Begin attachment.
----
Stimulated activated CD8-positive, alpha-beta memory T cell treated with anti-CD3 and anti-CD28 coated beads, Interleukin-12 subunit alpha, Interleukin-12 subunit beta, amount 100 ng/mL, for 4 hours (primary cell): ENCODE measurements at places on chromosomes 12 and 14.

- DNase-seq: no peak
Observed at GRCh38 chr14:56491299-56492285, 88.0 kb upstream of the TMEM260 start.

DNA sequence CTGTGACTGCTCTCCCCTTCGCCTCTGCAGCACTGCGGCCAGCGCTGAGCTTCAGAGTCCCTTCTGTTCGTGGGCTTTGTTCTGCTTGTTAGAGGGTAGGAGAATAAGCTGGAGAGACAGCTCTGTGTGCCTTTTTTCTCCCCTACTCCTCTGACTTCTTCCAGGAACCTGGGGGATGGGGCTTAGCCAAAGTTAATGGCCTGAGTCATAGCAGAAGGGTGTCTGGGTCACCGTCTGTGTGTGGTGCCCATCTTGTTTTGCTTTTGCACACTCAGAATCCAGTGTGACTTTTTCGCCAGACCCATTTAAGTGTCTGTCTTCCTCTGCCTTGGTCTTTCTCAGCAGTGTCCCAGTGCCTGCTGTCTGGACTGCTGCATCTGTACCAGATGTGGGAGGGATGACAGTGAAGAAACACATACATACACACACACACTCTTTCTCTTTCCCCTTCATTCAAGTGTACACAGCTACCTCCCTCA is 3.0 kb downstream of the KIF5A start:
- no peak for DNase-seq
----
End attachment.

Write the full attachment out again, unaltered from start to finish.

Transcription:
Stimulated activated CD8-positive, alpha-beta memory T cell treated with anti-CD3 and anti-CD28 coated beads, Interleukin-12 subunit alpha, Interleukin-12 subunit beta, amount 100 ng/mL, for 4 hours (primary cell): ENCODE measurements at places on chromosomes 12 and 14.

- DNase-seq: no peak
Observed at GRCh38 chr14:56491299-56492285, 88.0 kb upstream of the TMEM260 start.

DNA sequence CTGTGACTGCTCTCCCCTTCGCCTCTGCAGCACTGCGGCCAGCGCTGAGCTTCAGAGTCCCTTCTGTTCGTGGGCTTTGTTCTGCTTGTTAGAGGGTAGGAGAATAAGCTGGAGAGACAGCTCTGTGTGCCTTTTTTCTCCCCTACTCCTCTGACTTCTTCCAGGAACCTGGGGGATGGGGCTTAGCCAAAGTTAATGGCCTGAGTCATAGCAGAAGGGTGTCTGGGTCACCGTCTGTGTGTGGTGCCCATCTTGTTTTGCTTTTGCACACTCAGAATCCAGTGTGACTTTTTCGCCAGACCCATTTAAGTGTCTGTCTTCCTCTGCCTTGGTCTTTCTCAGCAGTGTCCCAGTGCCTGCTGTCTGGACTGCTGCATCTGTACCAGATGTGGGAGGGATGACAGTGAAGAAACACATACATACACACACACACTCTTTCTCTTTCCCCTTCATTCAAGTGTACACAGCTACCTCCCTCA is 3.0 kb downstream of the KIF5A start:
- no peak for DNase-seq